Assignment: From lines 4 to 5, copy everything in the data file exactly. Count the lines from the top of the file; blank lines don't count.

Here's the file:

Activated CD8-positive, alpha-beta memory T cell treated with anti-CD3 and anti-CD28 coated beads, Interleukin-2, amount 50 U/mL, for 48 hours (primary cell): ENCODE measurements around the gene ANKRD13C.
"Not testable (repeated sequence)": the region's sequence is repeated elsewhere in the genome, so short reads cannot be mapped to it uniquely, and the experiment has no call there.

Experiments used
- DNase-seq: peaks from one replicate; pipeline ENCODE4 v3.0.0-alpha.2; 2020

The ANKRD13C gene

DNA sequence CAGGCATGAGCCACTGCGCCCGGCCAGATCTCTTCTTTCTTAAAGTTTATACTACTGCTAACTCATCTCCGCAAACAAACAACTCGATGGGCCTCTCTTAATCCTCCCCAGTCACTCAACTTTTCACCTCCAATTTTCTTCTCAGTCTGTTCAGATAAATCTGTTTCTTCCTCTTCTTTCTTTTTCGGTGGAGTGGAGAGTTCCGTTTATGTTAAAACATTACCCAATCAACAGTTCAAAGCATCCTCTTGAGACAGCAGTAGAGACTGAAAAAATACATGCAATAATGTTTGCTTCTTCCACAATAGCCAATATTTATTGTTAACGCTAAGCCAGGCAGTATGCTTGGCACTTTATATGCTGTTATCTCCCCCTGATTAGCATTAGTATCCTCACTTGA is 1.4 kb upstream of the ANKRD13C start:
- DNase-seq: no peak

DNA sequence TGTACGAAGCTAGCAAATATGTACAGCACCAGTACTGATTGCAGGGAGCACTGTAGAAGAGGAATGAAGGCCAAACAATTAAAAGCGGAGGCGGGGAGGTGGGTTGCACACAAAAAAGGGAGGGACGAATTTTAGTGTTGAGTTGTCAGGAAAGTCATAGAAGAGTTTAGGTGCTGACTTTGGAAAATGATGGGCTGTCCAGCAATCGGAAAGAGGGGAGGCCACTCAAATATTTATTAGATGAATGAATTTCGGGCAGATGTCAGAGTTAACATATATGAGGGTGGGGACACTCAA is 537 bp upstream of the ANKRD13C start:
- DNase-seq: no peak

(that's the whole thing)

- DNase-seq: peaks from one replicate; pipeline ENCODE4 v3.0.0-alpha.2; 2020

The ANKRD13C gene